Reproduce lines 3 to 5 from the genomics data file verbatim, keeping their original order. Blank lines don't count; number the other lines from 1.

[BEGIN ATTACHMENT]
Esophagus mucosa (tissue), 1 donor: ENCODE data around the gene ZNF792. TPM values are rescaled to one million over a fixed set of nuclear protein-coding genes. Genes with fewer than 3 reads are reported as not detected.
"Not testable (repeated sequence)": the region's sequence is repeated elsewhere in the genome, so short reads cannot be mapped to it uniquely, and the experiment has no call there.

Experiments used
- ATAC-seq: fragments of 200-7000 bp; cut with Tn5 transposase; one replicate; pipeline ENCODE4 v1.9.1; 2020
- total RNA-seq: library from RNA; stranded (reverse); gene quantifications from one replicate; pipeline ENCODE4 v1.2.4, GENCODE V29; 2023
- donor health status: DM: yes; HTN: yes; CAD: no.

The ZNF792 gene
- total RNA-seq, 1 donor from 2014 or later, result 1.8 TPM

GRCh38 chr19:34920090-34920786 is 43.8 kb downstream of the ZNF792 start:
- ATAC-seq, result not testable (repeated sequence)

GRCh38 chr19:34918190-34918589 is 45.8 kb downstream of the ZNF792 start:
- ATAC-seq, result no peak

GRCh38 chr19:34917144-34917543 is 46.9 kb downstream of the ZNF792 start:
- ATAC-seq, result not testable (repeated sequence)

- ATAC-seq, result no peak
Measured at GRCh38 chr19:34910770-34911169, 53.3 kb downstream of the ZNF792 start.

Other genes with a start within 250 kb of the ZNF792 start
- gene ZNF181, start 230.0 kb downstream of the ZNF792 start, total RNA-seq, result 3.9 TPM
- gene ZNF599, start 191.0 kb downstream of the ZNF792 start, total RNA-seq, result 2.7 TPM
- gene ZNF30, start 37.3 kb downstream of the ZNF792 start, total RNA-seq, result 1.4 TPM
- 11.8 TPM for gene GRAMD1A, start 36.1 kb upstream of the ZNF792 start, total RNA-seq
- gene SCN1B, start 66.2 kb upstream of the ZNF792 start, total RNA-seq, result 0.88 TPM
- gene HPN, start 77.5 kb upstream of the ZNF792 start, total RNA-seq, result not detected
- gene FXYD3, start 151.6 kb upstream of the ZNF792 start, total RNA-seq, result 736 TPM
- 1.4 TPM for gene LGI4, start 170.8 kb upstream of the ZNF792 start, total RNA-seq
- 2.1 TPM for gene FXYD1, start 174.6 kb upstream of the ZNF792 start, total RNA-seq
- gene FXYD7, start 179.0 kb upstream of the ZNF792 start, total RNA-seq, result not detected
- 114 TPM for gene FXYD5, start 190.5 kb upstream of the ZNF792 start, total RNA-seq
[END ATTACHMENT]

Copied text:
Experiments used
- ATAC-seq: fragments of 200-7000 bp; cut with Tn5 transposase; one replicate; pipeline ENCODE4 v1.9.1; 2020
- total RNA-seq: library from RNA; stranded (reverse); gene quantifications from one replicate; pipeline ENCODE4 v1.2.4, GENCODE V29; 2023